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Thread: Differences between Nikkor lenses

  1. #1

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    Differences between Nikkor lenses

    I am new to LF photography. Can someone tell me the differences between the various Nikkor lenses, i.e. Nikkor, Nikkor M, Nikkor T, Nikkor SW and Nikkor W?

  2. #2
    Peter De Smidt's Avatar
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    Re: Differences between Nikkor lenses

    Nikkor T = telephoto, i.e. you don't need as much lens to film plane extension as you would for a normal lens of the same focal length.
    Nikkor W = General purpose.
    Nikkor SW = Super wide. They have more coverage, i.e. they have a bigger image circle, than W lenses. They tend to be slower (and larger) than same focal length W lenses.
    Ms are more compact.
    May tomorrow be a better day.

  3. #3

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    Re: Differences between Nikkor lenses

    Nikkor M = 4 elements (tessar or Apo-tessar type)
    Nikkor T = telelens
    Nikkor W = wide (plasmat type)
    Nikkor SW = Super Wide (biogon type)
    Nikkor AD = Macro (plasmat type)

  4. #4
    Ed Freniere
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    Re: Differences between Nikkor lenses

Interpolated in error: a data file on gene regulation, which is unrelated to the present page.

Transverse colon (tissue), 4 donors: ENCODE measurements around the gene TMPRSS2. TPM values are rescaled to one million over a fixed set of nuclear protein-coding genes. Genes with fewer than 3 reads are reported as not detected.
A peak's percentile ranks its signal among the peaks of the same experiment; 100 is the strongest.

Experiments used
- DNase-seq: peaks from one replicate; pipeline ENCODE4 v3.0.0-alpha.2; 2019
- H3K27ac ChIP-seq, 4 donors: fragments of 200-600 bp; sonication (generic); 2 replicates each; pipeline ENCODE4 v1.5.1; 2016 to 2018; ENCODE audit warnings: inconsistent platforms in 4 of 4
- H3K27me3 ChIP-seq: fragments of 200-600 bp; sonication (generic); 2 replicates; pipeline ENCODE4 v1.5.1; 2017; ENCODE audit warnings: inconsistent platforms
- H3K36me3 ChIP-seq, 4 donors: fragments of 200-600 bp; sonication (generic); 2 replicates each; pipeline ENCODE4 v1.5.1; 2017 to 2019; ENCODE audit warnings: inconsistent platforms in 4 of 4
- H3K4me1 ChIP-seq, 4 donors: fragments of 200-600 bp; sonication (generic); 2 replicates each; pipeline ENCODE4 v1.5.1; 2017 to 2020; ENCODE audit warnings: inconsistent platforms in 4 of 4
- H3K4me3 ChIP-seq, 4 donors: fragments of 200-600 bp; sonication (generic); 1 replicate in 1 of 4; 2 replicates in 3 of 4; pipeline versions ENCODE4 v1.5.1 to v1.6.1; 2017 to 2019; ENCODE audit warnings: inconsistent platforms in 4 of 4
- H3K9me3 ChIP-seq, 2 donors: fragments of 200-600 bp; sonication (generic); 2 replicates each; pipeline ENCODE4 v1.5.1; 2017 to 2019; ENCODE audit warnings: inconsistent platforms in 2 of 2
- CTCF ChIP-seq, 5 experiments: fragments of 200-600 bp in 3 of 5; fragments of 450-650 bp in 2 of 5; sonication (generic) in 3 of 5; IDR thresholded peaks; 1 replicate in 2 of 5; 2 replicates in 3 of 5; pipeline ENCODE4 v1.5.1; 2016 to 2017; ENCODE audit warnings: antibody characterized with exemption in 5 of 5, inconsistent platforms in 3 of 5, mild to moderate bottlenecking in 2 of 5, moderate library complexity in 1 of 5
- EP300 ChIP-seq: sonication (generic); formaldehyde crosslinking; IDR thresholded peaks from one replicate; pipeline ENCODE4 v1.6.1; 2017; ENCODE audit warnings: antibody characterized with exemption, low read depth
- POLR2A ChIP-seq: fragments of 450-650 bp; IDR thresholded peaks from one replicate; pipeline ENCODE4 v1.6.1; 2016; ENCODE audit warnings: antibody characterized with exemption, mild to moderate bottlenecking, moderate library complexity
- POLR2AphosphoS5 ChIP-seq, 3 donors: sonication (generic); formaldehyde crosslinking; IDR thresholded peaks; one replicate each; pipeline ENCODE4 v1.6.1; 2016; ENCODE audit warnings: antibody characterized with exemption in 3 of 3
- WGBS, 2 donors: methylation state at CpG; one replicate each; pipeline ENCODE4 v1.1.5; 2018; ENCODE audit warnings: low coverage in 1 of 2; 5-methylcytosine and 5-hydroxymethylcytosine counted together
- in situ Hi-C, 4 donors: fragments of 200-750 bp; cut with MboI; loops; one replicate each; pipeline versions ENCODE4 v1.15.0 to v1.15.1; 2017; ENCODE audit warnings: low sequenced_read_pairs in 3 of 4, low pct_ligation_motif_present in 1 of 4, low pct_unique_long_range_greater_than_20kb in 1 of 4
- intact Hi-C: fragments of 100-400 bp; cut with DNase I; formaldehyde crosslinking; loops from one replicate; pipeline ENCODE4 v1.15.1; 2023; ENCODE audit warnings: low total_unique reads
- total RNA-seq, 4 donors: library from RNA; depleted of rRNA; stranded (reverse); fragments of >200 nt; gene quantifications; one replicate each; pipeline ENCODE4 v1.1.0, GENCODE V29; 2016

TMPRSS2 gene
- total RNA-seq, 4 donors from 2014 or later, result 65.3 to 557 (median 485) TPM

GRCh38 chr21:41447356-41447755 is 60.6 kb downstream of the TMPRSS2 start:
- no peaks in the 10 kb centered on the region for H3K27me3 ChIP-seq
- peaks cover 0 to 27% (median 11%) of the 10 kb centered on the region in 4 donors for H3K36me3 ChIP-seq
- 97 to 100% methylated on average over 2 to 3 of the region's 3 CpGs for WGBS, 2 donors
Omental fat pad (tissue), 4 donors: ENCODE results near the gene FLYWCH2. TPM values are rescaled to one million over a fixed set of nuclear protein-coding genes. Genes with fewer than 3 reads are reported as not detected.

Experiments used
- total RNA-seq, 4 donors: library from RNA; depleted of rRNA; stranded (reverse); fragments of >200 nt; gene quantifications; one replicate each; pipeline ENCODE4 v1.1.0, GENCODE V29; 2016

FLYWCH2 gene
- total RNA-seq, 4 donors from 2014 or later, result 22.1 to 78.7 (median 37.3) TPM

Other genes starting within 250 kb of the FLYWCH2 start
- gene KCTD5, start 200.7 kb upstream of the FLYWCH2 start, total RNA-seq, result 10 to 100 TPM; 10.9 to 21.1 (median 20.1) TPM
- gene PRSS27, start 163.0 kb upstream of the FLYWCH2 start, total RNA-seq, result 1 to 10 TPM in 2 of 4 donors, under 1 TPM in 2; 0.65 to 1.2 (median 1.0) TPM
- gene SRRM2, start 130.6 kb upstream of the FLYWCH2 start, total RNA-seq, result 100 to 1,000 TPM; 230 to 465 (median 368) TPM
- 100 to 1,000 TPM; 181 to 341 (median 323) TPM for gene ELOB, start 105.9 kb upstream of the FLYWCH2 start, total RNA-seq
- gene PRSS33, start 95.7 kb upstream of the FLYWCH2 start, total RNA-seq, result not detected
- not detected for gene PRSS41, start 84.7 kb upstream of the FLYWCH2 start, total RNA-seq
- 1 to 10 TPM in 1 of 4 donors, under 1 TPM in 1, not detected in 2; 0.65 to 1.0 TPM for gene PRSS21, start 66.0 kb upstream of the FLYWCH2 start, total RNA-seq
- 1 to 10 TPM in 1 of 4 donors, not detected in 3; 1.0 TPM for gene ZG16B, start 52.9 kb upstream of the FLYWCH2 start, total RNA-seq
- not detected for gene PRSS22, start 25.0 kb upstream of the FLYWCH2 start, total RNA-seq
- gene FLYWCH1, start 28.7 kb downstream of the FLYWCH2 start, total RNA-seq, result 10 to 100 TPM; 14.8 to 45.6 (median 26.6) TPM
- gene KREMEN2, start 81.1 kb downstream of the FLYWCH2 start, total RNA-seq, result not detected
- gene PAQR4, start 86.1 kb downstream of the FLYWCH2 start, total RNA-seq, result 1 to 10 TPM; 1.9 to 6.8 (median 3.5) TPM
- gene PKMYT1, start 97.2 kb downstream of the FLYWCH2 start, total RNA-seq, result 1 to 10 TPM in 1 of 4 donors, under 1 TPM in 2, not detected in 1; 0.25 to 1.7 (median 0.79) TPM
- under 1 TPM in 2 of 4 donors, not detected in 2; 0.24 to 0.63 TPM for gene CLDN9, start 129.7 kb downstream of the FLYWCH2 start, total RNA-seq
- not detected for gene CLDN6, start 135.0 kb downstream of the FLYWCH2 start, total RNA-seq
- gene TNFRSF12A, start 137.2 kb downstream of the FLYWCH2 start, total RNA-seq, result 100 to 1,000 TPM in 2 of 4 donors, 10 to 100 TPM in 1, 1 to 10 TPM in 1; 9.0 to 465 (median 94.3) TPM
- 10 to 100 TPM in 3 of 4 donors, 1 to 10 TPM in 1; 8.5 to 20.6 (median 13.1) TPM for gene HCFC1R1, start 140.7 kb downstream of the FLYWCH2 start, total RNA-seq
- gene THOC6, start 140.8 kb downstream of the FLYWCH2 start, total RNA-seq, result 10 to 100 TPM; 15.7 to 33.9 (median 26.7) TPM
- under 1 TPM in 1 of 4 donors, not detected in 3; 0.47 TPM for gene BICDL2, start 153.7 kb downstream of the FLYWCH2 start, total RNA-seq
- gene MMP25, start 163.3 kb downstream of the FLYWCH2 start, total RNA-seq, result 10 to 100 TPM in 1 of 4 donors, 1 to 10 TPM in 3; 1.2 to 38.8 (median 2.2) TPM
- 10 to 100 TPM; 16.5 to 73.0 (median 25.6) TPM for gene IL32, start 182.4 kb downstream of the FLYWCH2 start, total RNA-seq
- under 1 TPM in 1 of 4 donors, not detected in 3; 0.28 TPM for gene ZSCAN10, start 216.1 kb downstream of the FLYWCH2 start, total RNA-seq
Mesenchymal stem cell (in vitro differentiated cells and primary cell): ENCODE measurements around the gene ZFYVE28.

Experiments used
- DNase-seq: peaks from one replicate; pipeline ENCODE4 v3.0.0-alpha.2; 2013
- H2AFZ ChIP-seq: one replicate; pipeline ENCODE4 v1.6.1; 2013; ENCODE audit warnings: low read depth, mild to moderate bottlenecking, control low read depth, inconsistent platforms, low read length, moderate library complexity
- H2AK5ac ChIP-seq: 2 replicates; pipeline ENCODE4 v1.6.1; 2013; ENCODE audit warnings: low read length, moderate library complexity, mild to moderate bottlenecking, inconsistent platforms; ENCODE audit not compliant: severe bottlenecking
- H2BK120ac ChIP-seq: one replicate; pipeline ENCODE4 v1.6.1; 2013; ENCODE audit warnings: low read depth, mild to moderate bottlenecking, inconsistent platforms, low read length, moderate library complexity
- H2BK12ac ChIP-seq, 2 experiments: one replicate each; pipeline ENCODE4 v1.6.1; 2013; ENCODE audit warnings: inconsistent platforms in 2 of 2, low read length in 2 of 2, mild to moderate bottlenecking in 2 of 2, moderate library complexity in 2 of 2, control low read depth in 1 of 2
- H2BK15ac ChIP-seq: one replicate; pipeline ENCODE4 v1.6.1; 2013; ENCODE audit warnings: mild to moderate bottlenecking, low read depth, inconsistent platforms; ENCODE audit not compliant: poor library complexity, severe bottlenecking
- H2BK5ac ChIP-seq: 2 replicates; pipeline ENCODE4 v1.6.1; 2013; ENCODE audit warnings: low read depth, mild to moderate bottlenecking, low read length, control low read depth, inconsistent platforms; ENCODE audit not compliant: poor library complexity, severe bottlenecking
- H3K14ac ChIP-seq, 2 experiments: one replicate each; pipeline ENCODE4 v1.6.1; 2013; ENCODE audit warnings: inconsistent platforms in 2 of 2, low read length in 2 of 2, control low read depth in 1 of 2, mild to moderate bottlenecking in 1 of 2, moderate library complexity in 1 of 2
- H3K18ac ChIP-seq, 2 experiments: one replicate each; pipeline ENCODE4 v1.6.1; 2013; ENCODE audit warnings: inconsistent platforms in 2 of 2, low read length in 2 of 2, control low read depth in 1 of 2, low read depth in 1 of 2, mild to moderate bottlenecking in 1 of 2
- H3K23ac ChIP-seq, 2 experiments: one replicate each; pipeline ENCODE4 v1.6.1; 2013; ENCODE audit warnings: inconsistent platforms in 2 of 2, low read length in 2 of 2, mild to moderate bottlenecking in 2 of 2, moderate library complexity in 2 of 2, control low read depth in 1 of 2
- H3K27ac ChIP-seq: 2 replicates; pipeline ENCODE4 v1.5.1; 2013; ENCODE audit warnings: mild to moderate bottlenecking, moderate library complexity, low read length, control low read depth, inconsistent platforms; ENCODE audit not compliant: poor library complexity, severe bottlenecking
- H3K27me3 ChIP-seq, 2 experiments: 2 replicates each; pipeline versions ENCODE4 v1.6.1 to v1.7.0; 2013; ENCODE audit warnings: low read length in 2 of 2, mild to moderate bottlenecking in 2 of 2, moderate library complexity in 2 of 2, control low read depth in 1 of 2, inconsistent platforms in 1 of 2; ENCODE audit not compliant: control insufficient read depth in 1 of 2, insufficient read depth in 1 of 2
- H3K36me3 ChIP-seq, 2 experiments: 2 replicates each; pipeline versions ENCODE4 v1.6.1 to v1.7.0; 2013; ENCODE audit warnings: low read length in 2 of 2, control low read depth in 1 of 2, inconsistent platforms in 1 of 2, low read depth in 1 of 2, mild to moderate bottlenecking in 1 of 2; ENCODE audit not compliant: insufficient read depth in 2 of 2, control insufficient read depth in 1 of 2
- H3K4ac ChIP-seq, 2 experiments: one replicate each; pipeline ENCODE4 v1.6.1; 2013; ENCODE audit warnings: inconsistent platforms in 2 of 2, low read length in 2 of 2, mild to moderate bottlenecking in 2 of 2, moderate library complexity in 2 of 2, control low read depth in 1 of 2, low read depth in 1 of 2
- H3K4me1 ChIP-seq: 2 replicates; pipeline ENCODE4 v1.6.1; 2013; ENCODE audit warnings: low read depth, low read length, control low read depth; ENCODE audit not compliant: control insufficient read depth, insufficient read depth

SW - 105 degrees
    W - 70-73 degrees
    M - 50-55 degrees

    Reference: Nikon brochure at

    http://www.kennethleegallery.com/pdf...rmatLenses.pdf

  5. #5

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    Re: Differences between Nikkor lenses

    correction to the above: the Nikkor Macros are not plasmats, but more a unique formula similar to Apo El Nikkors (8/4). Their designation is Nikkor AM-ED.

  6. #6

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    Re: Differences between Nikkor lenses

    So, since you're new to LF, I will make an example of my own lens kit. I shoot 4x5, and have a 75/4.5 Nikkor-SW and a 90/8 Nikkor-SW as my wide-angle lenses. I use a 180/5.6 Nikkor-W as my 'normal' lens, and a 300/9 Nikkor-M as a long lens. Different lens designs for different purposes. I find them all to be excellent performers; in a more perfect world I might like a 120/8 Nikkor-SW and a 500/11 Nikkor-T to 'complete the set', but I'm doing fine with the ones I have.

  7. #7

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    Re: Differences between Nikkor lenses

    Thank you all for the information. I have been browsing, trying to get acquainted with what equipment is available. I saw the different Nikon lens series, but could not find an explanation of the differences. I checked Nikon's web site, but that is all 35mm, even in the "archived lenses" section.

  8. #8
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    Re: Differences between Nikkor lenses

    Quote Originally Posted by gbrockway View Post
    I checked Nikon's web site, but that is all 35mm, even in the "archived lenses" section.
    On Nikon's home-market website, a catalog of Nikkor large format lenses can still be found here, with links to detailed pages for each lens:

    http://www.nikon-image.com/products/...ue_other_lens/

    The pages are in Japanese but they are clearly structured, so if one is familiar with lens specifications it's not too hard to decipher the key points.

  9. #9

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    Re: Differences between Nikkor lenses

    For those of us who do not speak Japanese - http://members.iinet.net.au/~cbird/nikkor/niklf.html

  10. #10